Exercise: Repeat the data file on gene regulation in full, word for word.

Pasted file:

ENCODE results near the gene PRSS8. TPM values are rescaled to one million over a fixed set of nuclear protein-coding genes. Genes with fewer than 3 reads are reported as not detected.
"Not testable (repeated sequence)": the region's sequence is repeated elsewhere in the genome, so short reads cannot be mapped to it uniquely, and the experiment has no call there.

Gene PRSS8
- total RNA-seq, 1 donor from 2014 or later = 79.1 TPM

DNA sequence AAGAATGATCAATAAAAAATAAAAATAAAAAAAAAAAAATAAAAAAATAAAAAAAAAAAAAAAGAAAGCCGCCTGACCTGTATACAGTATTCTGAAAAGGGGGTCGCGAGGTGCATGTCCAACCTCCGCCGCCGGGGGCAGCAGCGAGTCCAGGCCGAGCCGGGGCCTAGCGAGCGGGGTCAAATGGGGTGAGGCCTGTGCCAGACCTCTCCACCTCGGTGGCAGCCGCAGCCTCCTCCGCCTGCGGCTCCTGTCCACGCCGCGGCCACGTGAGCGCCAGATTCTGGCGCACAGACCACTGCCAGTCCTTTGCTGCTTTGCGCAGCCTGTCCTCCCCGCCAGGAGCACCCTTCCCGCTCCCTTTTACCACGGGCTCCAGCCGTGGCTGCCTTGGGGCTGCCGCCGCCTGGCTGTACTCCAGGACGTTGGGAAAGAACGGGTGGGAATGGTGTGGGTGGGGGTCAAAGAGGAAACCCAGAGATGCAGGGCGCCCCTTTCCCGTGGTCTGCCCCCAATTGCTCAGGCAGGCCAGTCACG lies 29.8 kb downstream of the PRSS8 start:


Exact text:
ENCODE results near the gene PRSS8. TPM values are rescaled to one million over a fixed set of nuclear protein-coding genes. Genes with fewer than 3 reads are reported as not detected.
"Not testable (repeated sequence)": the region's sequence is repeated elsewhere in the genome, so short reads cannot be mapped to it uniquely, and the experiment has no call there.

Gene PRSS8
- total RNA-seq, 1 donor from 2014 or later = 79.1 TPM

DNA sequence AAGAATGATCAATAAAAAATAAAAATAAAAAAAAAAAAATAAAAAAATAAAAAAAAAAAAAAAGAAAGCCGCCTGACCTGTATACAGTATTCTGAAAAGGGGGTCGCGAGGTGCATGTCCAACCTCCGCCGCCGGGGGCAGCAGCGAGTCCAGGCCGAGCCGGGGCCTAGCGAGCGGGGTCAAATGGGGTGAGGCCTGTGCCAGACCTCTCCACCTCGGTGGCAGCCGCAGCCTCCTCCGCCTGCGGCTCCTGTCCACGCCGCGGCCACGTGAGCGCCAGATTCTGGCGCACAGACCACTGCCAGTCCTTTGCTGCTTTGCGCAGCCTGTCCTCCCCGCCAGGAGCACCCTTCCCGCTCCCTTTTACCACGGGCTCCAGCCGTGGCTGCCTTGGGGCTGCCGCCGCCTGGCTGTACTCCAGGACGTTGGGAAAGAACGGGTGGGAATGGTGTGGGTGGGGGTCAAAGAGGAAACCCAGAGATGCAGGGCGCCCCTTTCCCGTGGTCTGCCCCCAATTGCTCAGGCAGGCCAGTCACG lies 29.8 kb downstream of the PRSS8 start: